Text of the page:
Kaddish is a prayer which is recited during all daily, Shabbat and Jewish Festivals services. There are a few variants for different occasions and the mourners Kaddish is traditionally recited close to the end of each prayer service. A mourner should recite Kaddish three times a day in the presence of a minyan (10 men) during the first 11 months following the passing of a parent or one month for the passing of a spouse, child or sibling. Kaddish should also be recited annually on the Yahrzeit (anniversary of death).

The mourners kaddish has one additional sentence which translates to: “May there be great peace from heaven, and life for us and all Israel; and say, Amen.”

As you can see, in a time of mourning, both the mourner and the congregation focus on the positives and this should help somewhat in comforting both the mourner and those who have lost their loved ones.

There is a video below on how to say Kaddish.

Click here to download the mourner’s Kaddish in Hebrew, English and transliteration.

Click here to download A Guide to Kaddish for Female Mourners

The ‘Kaddish for Female Mourners’ booklet outlines laws and customs, and offers support to women who wish to say Kaddish at a funeral, during their period of mourning and on yahrzeits, as well as suggestions for alternatives.

Click here to download it.

The United Synagogue has launched a new guide for mourners to provide clear advice about weekly and seasonal variations in the weekday prayer services.

The guide is aimed particularly at male mourners whom Jewish law gives priority to when choosing a person to lead regular weekday services. It will also assist others leading services, through its accessible format which lists the relevant information in one place rather than on different pages of a Siddur. This guide makes the privilege of leading communal prayer more accessible than previously and encourages wider participation in this mitzvah.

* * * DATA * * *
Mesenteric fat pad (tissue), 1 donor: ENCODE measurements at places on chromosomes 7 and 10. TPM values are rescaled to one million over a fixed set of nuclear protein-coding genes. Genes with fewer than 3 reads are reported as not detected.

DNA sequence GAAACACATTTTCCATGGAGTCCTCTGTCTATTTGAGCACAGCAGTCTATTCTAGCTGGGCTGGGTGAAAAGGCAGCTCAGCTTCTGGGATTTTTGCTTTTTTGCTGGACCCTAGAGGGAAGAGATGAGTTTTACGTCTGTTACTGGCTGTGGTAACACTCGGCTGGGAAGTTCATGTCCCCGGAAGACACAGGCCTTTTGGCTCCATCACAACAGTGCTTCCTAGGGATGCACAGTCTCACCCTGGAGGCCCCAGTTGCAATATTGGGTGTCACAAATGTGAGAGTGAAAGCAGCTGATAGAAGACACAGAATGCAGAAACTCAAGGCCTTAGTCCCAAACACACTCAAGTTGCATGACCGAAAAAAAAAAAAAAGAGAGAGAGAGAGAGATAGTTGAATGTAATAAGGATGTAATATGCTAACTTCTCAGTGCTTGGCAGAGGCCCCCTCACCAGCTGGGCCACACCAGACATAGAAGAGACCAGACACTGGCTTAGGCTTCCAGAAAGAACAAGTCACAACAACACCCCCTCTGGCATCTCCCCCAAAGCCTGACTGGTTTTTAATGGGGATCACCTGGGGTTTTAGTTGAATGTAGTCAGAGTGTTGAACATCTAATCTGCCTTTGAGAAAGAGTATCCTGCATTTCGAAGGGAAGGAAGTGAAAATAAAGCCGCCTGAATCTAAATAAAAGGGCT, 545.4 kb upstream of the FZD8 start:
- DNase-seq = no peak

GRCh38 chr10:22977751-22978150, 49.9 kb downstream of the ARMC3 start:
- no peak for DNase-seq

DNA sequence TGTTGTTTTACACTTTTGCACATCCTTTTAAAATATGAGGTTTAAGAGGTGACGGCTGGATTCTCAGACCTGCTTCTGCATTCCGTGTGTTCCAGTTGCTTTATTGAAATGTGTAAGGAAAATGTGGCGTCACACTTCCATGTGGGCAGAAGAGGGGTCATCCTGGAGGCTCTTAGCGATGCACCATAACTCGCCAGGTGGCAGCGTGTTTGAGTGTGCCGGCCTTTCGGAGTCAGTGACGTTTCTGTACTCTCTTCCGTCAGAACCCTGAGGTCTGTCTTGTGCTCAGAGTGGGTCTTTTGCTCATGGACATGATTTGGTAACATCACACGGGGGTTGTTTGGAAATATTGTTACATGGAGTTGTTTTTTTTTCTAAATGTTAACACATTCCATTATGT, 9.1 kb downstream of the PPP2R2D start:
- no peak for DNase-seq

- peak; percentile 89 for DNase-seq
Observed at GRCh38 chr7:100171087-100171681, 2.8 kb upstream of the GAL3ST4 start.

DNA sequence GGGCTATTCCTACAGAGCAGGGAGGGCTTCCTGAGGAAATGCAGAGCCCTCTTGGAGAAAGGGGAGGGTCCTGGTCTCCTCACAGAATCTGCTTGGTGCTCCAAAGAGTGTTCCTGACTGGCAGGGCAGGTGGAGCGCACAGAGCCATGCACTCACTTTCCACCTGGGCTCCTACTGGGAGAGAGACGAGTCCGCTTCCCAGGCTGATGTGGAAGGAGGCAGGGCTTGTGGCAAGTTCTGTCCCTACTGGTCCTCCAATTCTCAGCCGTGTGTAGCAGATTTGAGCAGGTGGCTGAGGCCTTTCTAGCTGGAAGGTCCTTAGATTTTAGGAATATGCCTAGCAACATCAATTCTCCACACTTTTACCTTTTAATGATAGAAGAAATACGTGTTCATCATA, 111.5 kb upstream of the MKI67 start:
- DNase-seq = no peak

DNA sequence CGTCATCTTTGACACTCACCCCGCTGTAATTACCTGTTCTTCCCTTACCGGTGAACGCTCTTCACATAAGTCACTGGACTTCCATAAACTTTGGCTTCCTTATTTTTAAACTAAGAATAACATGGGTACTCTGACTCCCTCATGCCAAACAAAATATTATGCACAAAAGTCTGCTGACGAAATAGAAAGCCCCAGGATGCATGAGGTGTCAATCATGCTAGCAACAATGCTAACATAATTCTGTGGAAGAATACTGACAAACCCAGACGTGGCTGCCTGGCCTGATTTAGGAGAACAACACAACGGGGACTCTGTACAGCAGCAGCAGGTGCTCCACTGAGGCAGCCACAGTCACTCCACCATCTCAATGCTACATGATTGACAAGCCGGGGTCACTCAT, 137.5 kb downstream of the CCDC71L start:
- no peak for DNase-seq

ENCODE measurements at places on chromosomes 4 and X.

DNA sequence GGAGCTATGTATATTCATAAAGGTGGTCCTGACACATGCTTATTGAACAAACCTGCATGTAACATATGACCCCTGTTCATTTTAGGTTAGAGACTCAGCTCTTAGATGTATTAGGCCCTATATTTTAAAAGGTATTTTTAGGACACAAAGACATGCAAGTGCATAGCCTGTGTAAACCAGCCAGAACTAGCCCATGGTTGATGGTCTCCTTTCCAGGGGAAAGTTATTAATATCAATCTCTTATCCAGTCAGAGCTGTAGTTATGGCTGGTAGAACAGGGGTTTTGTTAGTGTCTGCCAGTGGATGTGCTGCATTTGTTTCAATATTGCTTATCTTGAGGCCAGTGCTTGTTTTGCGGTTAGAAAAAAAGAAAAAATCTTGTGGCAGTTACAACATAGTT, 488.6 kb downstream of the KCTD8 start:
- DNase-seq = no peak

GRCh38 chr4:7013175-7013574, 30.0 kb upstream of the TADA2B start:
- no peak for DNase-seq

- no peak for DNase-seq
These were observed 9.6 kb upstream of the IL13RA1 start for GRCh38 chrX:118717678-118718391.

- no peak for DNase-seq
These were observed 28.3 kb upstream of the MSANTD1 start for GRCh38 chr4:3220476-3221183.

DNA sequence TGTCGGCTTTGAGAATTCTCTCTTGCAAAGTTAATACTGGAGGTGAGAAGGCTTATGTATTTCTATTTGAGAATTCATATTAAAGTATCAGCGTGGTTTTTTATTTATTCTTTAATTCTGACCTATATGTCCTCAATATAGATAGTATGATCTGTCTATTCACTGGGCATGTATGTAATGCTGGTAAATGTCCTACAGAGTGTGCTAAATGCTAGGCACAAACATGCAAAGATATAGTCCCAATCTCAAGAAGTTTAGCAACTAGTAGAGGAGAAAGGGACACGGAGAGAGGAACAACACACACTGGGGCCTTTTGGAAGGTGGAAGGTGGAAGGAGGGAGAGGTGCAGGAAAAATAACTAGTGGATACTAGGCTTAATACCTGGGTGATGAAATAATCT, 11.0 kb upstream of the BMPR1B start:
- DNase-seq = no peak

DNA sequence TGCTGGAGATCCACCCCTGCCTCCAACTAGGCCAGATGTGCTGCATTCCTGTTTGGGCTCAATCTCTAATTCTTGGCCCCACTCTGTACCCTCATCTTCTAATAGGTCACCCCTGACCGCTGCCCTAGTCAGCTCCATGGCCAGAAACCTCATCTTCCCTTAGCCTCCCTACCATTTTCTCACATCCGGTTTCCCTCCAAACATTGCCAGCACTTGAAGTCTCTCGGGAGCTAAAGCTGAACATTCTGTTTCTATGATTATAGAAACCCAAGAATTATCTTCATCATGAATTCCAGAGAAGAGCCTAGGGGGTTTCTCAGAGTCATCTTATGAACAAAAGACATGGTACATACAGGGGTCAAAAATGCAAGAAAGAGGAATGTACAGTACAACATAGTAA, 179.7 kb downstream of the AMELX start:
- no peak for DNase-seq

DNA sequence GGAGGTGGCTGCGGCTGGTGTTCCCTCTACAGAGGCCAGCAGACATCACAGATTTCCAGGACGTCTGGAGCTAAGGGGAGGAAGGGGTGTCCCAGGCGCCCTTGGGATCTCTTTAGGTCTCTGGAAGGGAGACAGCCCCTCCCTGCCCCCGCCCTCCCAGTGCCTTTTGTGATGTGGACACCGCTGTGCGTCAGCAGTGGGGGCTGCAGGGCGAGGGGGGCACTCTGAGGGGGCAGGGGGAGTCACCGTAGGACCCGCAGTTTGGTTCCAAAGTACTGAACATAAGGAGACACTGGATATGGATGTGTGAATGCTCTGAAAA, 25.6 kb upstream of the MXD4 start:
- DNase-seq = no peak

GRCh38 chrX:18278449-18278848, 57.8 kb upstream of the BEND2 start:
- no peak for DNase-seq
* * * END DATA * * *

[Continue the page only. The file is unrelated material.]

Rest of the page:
The guide, prepared in consultation with Dayan Ivan Binstock and Rabbi Dr Naftali Brawer as well as with the US Living & Learning department, was written by Barry Shaw, a member of Borehamwood and Elstree United Synagogue, in memory of his late mother. It is available in both pocket and booklet sized formats. Copies of the guides are available through US networks and can be downloaded for free by clicking here.

Sefer HaShiva was specifically written to give guidance and inspiration to visitors to a shiva house.

This publication is not just a prayer book. It contains all the prayers we say in a shiva house, but also contains ideas and explanations about the prayers, stories, insights and frequently asked questions as well as a guide to the shiva house itself. It includes over 30 thought-provoking essays by a wide variety of US Rabbis and Rebbetzens as well as other learned men and women from our communities. Subjects include Why Do We Pray?, Kaddish: Sanctifying Life, The Memorial Prayer: Powerful Words, The Soul in Judaism, Life After Death and The Power of Community. The book contains messages from both Rabbi Lord Jonathan Sacks z”l and Chief Rabbi Sir Ephraim Mirvis KBE.

If you’d like to download a compilation of the essays in Sefer HaShiva you can do so for free here: Sefer HaShiva Essays. As this PDF is an extract from the full book pages 30 to 143 containing the Prayers for a Shiva House are not included. If you are printing out this download please be aware that the Hebrew pages may contain God’s name and should be treated respectfully.

Please click here if you’d like to order a copy of Sefer HaShiva.

For more information, assistance or support please contact your local Rabbi or Rebbetzen, or get in touch with United Synagogue Education & Events.

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Click here to find your local Rabbi or Rebbetzen.

Chief Rabbi Sir Ephraim Mirvis KBE answers the question of what the best thing to say to a mourner is.

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